Two things inspired this post. A conversation with a friend over dinner, and this piece at Danger Room.
Scrubbing of Systems
First, the article: The US military establishment is doing away with the term ‘counterinsurgency’. They are scrubbing their “systems, practices and institutions for lameness.” Among the other elements to be jettisoned are the frequently maligned Power Point presentations, and the notion of brigade level command.
The excising of ‘counterinsurgency’ (there’s something disturbingly Orwellian about that notion; here’s the latest from MiniPax (TPMB’s idea is used with the greatest respect. I love his idea of the “Department of Everything Else.” I am an unashamed TPMB Fanboy)) from the US army’s lexicon is the brainchild of General Martin Dempsey.
“His beef is that the term is reactive, defining an Army task in terms of a type of enemy, rather than describing something that the Army does affirmatively.” Dempsey is wrong. Counterinsurgency is a highly active form of warfare. It has to be.
It might not be shouty and tanky and running aroundy and overly shooty, but it is by no means passive. This is where the problems lie in the popular American understanding of counterinsurgency warfare. From the start, one might be forgiven for thinking that Americans expected the Taliban to stand up and fight; like they fought the Germans, and like they were preparing to fight the Soviets. That’s what they have been preparing for over the last 60 years or so. Witness Operation Desert Storm. The Iraqi army was ridiculously outgunned, but the Americans were unsuccessful in achieving anything substantial, in part I believe, because they were anticipating a 1945-esque capitulation on the part of the Iraqi Defense Force; this scenario was repeated in Operation Iraqi Freedom, which promptly dissolved into a violent insurgency.
In the immortal (and mortal) words of Helmuth von Moltke the Elder: “no plan survives contact with the enemy.” The IDF refused to give up as ordered. The American military establishment was not prepared for this kind of indolence. The same thing happened and is happening in Afghanistan. A softly-softly approach, with a good dose of ass-kickery to those who need it (there are more subtle ways of dealing with those who deserve ass-kickery: the story of Tanjong related by John Nagl in Learning to Eat Soup with a Knife, 89, is a great example), is the order of the day in counterinsurgency.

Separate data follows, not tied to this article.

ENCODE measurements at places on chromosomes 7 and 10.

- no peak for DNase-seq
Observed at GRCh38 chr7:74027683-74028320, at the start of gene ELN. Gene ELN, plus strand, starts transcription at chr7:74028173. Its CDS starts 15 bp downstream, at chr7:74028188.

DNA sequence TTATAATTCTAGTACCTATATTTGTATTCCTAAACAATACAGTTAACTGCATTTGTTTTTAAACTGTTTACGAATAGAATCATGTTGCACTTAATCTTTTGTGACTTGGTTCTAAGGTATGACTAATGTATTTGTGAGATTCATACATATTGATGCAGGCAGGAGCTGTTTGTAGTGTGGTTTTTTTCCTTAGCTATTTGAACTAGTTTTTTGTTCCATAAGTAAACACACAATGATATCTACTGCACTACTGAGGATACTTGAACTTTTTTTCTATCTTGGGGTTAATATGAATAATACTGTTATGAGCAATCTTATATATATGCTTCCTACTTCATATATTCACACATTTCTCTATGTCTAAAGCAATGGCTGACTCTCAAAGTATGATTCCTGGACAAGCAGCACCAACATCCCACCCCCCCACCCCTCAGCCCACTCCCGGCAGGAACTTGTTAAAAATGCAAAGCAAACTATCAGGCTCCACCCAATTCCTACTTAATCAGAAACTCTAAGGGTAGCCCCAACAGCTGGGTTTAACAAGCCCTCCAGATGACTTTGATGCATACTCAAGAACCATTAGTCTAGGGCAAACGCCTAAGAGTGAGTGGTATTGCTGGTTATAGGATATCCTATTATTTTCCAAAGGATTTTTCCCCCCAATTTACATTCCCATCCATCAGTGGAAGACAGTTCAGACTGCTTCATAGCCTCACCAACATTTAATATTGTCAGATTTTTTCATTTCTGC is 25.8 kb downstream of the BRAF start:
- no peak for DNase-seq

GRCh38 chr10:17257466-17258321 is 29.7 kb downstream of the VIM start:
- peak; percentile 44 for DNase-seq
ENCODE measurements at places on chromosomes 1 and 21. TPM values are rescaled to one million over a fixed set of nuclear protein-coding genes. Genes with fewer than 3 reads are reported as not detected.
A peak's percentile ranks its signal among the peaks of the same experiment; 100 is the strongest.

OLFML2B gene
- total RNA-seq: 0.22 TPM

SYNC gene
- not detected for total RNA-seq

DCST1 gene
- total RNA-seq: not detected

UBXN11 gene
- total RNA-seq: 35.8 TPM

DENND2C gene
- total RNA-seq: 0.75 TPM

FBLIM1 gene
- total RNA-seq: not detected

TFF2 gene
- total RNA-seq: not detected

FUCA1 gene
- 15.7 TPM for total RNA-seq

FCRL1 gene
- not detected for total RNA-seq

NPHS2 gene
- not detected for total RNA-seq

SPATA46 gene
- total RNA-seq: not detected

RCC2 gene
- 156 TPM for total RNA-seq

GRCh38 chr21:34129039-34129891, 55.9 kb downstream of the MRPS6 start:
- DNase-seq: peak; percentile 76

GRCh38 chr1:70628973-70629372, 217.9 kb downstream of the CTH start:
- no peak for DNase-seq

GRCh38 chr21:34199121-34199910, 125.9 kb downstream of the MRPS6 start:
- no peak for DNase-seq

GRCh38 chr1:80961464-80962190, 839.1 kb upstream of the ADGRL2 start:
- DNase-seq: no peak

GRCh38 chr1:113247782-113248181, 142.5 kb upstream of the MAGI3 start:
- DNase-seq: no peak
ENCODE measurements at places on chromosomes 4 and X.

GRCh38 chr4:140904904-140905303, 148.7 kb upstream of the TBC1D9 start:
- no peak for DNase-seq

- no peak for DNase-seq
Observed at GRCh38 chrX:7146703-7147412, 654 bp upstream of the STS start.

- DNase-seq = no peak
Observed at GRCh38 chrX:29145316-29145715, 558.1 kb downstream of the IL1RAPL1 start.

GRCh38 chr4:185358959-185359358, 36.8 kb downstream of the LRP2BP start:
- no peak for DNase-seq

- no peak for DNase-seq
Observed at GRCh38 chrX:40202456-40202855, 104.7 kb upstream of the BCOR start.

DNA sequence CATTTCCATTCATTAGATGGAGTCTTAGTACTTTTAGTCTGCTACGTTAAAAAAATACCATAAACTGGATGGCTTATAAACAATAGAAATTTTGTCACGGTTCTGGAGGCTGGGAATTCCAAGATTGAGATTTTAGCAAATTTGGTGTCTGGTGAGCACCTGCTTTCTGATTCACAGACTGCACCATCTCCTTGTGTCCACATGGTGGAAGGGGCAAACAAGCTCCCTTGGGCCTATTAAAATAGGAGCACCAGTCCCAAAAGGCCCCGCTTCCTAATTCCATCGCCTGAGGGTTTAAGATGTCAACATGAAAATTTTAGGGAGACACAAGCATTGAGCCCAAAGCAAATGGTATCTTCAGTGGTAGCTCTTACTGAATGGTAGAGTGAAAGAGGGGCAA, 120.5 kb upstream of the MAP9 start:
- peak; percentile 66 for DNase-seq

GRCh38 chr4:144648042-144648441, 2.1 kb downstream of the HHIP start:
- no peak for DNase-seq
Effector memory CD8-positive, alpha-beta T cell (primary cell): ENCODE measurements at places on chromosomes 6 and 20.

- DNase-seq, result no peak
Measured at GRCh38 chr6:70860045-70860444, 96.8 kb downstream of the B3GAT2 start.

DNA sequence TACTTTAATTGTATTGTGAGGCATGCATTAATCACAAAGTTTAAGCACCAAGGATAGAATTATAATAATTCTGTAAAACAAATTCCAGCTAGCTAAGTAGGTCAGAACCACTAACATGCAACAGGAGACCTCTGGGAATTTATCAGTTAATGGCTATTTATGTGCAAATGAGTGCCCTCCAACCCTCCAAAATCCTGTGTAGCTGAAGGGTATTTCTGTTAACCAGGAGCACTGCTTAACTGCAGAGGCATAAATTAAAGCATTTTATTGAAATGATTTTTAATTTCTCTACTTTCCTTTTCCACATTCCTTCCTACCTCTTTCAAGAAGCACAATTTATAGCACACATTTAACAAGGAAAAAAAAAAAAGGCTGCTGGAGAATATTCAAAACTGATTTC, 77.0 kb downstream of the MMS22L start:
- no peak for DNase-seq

Linguistics and Reification
The conversation I had revolved around the central premise that ‘counterinsurgency’ is just a word. It is an abstract noun in the most abstract of senses. It’s entirely invented. It’s a set of instructions which work a lot of the time. It’s not a map. It’s not flat-pack directions. It’s not the answer. There isn’t an answer. My friend’s key point, and one that I push hard elsewhere, and plan to make a key to this blog, is that whatever the end point is, there is no way that we can have any idea as to what it might be. It will just be what it is at the time.
Counterinsurgency itself doesn’t exist. You can’t just go about it and hope to get results. Instead, it’s a set of principles which, if adhered to, give one a platform to achieve ones aims. It’s abstract in the same way that ‘war’ is an abstract term. ‘War’ is organized violence. Beyond that, there’s no saying what will happen, or how things will pan out.
We’re Never Gonna Leave
General Petraeus seems to get it. Maybe it’s more difficult to get others to tow the line. The New York Times point out that “military officers, who support General Petraeus’s counterinsurgency strategy and say he readily acknowledges the difficulties ahead, caution that the security and governance crisis in Afghanistan remains so volatile that any successes may not be sustainable.” This is true. It will likely ‘always’ be true (whatever always means, that’s another post for another day).
Is there a way out? Is there a way out of Germany? There have been American troops there since the end of the Second World War. Maybe there will always be some American troops in Afghanistan. The challenge then would become changing the global perception of those troops from occupiers to friends and supporters. And therein lies the crux of counterinsurgency.
Doing away with the term, reified as it is, won’t achieve anything. Humans’ desire to know what things are, the basis of language, will simply lead to another term. (Hint: this can’t be peacekeeping; peacekeeping is a passive activity.)